Community-Led Total Sanitation might be the greatest Bangladeshi export you’ve never heard of. In countries across Asia, Africa and Latin America, a consensus has emerged that the best approach is Community-Led Total Sanitation, which is widely credited with changing people’s behavior around the world to no longer defecate in the open, which has greatly improved global health.
Bangladeshis can take plenty of pride in these far-away accomplishments. That’s because it is Northern Bangladesh – more specifically the Mosmoil village in Rajshahi district – that pioneered this approach seventeen years ago. Its success at home led to its widespread adoption abroad.
Safe drinking water is a right and proper sanitation is dignity of the citizens. Proper management of freshwater ecosystems and access to safe water and sanitation are essential to human health, environmental sustainability and economic prosperity. Water and sanitation are at the core of sustainable development critical to the survival of people and the planet. Goal 6 of Agenda 2030 not only addresses the issues relating to drinking water, sanitation and hygiene, but also the quality and sustainability of water resources worldwide.
The ‘Global Water Supply and Sanitation Assessment’ by World Health Organization (WHO), United Nations Children Fund (UNICEF), Water Supply and Sanitation Collaborative Council (WSSCC) reported that in 2012 about 40% (2.6 billion) of the world’s population was without access to safe water. Approximately 4 billion cases of diarrhea each year causes 2.2 million deaths, and majority of them are children under the age of five. This situation in Bangladesh is also challenging. A study by Water and Sanitation Program (WSP) wing of the World Bank reveals that Bangladesh incurred a loss of Tk295.48 billion in 2010 due to inadequate sanitation, which is 6.3% of the GDP.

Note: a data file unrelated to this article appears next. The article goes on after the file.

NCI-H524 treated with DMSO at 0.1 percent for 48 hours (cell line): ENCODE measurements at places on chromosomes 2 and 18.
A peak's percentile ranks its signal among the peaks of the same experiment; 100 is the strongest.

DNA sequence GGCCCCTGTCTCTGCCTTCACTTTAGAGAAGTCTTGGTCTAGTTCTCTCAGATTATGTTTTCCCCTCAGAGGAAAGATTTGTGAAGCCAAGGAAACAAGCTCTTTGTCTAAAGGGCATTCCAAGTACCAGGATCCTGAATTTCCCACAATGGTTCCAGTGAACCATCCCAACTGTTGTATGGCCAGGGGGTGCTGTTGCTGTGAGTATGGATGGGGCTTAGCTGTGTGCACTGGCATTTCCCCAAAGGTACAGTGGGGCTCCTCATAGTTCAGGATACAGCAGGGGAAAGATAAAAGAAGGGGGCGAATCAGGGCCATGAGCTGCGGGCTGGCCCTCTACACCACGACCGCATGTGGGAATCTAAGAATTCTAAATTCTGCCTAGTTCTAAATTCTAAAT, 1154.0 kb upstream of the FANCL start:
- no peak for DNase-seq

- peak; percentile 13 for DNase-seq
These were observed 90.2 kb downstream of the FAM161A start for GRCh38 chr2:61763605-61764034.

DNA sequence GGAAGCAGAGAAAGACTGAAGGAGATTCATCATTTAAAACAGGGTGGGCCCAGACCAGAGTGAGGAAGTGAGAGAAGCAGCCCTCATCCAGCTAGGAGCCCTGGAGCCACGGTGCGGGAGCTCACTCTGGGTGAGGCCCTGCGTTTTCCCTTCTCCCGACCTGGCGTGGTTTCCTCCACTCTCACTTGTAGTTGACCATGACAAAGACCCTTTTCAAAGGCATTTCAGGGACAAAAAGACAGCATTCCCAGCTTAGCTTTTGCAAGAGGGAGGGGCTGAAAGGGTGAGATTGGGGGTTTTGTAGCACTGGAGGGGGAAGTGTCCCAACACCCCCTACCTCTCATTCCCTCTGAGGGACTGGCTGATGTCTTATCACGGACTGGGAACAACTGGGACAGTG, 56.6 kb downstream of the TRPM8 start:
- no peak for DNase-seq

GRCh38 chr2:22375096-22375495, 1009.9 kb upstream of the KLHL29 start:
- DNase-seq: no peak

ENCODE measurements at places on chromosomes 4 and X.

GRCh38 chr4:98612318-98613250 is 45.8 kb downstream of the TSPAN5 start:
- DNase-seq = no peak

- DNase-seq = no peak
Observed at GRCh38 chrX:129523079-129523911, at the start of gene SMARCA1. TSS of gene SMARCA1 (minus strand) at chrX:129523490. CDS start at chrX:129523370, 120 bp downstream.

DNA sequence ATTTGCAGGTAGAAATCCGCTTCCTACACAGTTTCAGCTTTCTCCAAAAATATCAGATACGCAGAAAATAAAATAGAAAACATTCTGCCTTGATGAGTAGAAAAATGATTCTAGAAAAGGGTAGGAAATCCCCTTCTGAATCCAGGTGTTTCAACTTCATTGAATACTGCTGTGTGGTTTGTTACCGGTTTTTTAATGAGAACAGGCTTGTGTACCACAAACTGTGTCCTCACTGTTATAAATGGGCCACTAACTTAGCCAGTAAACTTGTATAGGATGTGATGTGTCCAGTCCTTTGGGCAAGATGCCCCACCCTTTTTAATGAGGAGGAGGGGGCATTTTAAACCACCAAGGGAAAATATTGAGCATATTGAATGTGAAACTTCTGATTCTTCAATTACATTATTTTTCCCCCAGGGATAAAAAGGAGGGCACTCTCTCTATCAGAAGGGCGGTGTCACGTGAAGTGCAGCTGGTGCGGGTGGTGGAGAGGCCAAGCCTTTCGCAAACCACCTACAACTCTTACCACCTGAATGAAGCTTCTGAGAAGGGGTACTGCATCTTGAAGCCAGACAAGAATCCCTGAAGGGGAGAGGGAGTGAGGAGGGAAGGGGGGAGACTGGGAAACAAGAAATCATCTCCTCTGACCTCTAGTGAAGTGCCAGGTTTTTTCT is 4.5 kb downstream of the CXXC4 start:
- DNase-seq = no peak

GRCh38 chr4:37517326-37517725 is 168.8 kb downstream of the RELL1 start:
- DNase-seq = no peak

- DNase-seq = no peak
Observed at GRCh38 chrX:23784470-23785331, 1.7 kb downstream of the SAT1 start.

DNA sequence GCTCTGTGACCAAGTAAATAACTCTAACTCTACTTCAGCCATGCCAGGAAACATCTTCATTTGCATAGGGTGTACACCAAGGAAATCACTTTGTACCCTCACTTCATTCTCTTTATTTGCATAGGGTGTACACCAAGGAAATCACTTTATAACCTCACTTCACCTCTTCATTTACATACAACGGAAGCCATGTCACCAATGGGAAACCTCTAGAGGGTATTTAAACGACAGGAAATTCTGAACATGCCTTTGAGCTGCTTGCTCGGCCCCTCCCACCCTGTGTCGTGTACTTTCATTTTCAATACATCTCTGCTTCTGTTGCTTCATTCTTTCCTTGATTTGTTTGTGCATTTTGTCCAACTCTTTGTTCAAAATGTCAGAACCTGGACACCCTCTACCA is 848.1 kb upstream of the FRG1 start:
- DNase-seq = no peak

Indeed, there is much to emulate in Bangladesh’s remarkable progress in recent years in the field known as WASH -water, sanitation access, and hygiene. Today, 98 percent of the population gets drinking water from a technologically improved source – water which comes from a manmade structure– up from 79 percent in 1990. Bangladesh also largely succeeded in providing access to basic sanitation. It is estimated that only three percent of the population practice open defecation, down from 34 percent in 1990, thanks to behavior change campaigns and the building of many new toilets.
But, much has yet to be done. Bangladesh has still a long way to go to meet the Sustainable Development Goal (SDG) of providing universal access to clean water and sustainable sanitation by 2030. The World Bank recently completed a study, the WASH Poverty Diagnostic, which examines the remaining challenges in ensuring access to safe water, sanitation, and hygiene. The findings are startling.